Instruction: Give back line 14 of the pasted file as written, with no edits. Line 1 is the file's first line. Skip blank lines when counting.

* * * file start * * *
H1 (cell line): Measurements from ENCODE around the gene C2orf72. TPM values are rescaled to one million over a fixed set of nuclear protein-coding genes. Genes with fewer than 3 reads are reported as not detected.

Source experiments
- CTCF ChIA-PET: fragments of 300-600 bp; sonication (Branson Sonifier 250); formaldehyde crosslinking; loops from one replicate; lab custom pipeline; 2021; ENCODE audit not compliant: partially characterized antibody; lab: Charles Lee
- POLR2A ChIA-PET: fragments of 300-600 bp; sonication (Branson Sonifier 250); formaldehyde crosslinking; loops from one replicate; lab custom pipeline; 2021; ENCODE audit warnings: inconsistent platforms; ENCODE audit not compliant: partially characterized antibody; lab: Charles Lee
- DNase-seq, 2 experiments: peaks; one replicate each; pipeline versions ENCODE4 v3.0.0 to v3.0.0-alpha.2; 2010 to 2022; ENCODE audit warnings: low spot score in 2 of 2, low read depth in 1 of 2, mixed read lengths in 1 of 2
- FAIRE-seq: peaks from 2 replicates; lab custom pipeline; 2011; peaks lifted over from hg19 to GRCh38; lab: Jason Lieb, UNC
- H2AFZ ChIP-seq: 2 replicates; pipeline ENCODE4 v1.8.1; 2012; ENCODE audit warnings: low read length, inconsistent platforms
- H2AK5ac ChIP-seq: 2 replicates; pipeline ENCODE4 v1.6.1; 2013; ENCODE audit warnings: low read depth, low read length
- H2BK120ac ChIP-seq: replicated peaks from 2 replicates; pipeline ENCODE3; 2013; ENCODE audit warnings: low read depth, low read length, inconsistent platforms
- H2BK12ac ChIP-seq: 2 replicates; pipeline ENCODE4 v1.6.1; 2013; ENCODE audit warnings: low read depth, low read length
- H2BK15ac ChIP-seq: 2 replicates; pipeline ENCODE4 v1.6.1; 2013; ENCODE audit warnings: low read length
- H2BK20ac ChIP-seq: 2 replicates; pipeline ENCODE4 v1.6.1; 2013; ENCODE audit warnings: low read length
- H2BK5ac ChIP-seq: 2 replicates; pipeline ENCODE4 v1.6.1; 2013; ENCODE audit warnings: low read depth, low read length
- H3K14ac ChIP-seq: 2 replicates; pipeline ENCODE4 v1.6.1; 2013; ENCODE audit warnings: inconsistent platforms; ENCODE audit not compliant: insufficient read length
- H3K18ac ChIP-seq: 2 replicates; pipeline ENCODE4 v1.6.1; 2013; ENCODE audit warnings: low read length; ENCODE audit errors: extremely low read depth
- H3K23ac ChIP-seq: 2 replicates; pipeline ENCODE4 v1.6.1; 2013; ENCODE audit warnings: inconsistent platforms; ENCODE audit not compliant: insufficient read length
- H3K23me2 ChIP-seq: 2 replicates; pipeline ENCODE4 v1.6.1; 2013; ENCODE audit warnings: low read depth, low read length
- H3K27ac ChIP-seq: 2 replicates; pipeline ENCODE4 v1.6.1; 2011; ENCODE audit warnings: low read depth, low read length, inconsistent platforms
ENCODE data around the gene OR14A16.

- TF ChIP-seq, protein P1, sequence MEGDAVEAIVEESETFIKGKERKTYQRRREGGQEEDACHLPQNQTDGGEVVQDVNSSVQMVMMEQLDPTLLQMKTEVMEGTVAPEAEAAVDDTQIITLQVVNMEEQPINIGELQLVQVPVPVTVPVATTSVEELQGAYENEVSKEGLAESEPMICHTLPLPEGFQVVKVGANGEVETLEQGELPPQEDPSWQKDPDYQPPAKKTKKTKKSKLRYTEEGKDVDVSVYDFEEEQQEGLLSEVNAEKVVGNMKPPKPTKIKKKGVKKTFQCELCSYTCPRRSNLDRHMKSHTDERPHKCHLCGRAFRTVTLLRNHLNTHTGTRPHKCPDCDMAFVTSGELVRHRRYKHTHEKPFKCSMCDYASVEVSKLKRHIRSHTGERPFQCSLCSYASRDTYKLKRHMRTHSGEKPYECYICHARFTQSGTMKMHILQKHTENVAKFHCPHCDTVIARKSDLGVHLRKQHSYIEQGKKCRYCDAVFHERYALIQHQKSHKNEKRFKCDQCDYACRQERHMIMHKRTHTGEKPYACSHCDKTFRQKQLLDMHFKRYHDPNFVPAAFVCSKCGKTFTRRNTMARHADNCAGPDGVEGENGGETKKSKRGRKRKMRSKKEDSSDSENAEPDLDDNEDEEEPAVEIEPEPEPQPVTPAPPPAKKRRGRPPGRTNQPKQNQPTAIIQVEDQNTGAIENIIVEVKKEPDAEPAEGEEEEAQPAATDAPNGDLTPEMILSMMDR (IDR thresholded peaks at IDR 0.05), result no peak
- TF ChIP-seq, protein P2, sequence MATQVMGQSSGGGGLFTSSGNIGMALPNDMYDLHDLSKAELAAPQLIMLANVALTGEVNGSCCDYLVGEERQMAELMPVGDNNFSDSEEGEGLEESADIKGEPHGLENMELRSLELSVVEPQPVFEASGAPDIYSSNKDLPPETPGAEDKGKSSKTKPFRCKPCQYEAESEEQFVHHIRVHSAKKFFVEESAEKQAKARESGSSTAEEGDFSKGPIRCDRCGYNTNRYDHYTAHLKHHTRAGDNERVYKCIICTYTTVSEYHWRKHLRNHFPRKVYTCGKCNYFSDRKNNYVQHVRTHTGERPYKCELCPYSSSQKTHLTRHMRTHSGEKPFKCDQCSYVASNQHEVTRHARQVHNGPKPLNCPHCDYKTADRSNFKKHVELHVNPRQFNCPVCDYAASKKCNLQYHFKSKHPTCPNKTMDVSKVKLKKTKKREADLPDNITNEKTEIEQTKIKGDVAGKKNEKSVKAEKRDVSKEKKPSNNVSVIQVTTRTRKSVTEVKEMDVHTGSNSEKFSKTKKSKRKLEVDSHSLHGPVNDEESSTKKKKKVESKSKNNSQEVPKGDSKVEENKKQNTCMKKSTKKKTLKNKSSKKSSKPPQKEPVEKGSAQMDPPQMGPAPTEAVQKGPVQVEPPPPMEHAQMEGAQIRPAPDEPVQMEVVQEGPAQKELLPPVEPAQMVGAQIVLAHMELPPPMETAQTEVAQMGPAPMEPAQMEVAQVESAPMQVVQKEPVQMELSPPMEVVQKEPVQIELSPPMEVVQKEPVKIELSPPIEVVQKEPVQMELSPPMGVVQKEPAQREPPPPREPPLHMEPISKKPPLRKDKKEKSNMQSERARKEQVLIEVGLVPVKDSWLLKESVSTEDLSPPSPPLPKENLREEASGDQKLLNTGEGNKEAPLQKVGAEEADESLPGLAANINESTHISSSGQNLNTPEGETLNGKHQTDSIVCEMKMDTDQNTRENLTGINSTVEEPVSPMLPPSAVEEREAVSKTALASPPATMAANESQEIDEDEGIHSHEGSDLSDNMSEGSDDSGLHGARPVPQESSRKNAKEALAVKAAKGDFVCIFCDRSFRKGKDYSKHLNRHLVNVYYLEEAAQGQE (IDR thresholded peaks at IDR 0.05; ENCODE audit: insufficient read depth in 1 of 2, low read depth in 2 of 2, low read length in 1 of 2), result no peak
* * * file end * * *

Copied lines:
- H3K14ac ChIP-seq: 2 replicates; pipeline ENCODE4 v1.6.1; 2013; ENCODE audit warnings: inconsistent platforms; ENCODE audit not compliant: insufficient read length